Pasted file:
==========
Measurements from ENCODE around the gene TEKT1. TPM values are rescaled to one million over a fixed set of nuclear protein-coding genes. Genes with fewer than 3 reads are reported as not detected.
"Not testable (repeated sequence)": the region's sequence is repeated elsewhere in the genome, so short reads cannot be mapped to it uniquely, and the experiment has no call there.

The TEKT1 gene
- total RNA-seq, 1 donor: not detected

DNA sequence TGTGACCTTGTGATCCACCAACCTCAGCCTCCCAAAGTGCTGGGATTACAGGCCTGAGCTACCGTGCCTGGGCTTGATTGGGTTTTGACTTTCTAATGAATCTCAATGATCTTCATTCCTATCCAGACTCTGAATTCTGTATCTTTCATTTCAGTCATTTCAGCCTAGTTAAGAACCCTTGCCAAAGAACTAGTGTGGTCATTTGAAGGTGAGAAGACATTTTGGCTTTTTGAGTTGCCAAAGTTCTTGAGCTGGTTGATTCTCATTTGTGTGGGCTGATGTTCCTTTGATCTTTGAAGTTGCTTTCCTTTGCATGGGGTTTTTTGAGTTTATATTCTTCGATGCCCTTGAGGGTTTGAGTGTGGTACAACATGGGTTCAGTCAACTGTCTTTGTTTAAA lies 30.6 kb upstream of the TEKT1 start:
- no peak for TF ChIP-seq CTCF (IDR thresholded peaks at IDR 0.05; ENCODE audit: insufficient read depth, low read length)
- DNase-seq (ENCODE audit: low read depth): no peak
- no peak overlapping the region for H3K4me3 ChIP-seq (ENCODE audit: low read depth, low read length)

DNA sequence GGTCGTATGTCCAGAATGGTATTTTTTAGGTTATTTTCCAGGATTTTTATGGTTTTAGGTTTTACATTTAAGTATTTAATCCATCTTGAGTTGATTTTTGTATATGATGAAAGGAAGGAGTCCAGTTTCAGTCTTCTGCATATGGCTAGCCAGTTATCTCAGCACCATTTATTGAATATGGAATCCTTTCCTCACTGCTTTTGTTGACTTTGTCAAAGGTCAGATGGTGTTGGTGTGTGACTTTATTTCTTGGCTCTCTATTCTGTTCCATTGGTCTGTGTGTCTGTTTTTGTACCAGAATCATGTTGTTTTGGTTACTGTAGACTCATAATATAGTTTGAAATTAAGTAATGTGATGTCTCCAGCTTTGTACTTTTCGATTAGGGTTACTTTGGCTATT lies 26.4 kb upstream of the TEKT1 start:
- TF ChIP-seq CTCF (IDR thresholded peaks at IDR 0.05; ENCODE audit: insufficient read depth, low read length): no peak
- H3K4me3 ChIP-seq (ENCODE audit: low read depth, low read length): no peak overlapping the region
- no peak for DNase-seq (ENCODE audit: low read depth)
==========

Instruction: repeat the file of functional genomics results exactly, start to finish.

Measurements from ENCODE around the gene TEKT1. TPM values are rescaled to one million over a fixed set of nuclear protein-coding genes. Genes with fewer than 3 reads are reported as not detected.
"Not testable (repeated sequence)": the region's sequence is repeated elsewhere in the genome, so short reads cannot be mapped to it uniquely, and the experiment has no call there.

The TEKT1 gene
- total RNA-seq, 1 donor: not detected

DNA sequence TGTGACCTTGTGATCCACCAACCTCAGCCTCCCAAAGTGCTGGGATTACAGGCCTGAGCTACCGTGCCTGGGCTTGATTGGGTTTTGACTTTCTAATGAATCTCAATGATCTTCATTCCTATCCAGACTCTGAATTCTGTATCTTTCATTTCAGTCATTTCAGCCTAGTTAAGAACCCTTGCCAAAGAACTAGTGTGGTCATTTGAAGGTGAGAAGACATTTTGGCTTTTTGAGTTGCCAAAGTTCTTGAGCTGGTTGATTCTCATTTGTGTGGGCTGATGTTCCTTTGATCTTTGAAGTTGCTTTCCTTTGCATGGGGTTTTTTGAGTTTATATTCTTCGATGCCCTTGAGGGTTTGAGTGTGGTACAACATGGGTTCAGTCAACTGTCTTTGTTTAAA lies 30.6 kb upstream of the TEKT1 start:
- no peak for TF ChIP-seq CTCF (IDR thresholded peaks at IDR 0.05; ENCODE audit: insufficient read depth, low read length)
- DNase-seq (ENCODE audit: low read depth): no peak
- no peak overlapping the region for H3K4me3 ChIP-seq (ENCODE audit: low read depth, low read length)

DNA sequence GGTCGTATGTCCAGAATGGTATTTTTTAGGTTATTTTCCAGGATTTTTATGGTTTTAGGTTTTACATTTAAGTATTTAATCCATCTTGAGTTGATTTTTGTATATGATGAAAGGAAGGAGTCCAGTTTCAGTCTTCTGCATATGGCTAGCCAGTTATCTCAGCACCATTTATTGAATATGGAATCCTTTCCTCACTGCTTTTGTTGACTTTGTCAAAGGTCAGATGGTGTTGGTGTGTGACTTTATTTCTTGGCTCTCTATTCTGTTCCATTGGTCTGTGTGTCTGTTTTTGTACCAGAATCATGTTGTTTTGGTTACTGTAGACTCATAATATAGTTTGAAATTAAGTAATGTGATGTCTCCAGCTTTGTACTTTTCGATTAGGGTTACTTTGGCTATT lies 26.4 kb upstream of the TEKT1 start:
- TF ChIP-seq CTCF (IDR thresholded peaks at IDR 0.05; ENCODE audit: insufficient read depth, low read length): no peak
- H3K4me3 ChIP-seq (ENCODE audit: low read depth, low read length): no peak overlapping the region
- no peak for DNase-seq (ENCODE audit: low read depth)